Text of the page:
July 03, 2004

Stigma at Work

Recent statistics estimate that a quarter of all people are likely to suffer from a mental health problem. For this population, discrimination in the workplace remain a very real problem. The save survey estimates that one in three of those experiencing mental health problems will be bullied or harrassed by bosses or coworkers.

Due to such stigma, mental health advocates say, much productive talent is wasted because people who suffer mental illness are afraid to reveal their problems to employers on job applications, during interviews, or when up for promotion.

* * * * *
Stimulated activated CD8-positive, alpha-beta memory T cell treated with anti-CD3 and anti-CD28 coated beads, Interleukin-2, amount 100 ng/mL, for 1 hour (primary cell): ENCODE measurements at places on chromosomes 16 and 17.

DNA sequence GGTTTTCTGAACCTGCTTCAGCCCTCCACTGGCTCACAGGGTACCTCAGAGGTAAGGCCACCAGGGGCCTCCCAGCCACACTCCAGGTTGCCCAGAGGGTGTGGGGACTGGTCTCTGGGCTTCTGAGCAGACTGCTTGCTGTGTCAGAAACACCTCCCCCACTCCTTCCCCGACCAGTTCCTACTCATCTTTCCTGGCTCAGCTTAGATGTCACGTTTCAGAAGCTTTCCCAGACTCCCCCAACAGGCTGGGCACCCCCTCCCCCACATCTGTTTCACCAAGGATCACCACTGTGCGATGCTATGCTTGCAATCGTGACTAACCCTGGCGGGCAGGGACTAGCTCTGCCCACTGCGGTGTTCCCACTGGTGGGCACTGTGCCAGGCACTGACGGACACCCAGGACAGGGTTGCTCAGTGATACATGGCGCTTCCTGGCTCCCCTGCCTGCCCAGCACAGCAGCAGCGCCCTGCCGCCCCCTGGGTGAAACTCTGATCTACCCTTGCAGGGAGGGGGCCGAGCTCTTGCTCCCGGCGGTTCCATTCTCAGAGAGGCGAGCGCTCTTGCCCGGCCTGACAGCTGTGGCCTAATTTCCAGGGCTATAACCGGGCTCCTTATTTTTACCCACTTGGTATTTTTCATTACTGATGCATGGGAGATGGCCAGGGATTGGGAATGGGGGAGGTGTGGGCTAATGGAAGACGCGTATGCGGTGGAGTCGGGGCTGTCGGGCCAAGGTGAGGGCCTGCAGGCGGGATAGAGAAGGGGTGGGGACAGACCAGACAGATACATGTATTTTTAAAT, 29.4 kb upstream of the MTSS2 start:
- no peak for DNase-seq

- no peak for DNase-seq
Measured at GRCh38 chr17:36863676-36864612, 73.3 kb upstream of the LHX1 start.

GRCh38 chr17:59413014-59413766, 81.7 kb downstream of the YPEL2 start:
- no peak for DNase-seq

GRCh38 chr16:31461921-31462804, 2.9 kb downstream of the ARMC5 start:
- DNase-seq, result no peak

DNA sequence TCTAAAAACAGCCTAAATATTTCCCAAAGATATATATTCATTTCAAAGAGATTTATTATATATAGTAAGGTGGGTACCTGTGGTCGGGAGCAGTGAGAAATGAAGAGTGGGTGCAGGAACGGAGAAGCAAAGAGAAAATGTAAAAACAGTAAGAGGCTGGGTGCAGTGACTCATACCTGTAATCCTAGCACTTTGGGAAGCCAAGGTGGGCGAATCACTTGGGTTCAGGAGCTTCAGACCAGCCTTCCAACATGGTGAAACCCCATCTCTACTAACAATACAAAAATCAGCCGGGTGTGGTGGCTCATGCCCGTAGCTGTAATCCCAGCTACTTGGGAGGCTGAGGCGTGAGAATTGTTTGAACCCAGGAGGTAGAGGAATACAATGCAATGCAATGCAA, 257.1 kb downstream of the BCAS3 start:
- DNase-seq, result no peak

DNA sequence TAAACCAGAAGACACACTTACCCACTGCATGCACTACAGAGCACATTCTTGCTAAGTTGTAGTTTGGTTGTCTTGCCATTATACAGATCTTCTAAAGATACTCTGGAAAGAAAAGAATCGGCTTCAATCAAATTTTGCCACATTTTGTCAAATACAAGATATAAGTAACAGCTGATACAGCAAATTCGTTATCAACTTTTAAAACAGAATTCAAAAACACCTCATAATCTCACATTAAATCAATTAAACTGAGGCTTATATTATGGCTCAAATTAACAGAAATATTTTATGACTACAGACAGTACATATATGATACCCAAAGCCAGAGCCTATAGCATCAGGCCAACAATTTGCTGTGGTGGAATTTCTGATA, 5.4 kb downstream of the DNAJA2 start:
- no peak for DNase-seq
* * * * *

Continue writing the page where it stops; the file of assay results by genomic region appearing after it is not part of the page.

To address this problem, a recently launched UK-based campaign addresses prejudices associated with mental illness, and works to change prevailing attitudes.

For example, NHS Health Minister Malcolm Chisholm has pledged funds to support an existing mental health information program. This is after a three-year inquiry in the mental health services available in Scotland, which concluded that there was "far too much variation in the standard of care."

For the full news article, please see 'Mental Health Workplace Concerns' in BBC news (http://news.bbc.co.uk), July 1 2004

For more information on dealing with mental illness in the workplace, see Disclosing Mental Health Difficulties When Looking for Work at www.rethink.org.

Know your rights: review the Americans With Disabilities Act (ADA), which protects people with disabilities from discrimination in the workplace and elsewhere.


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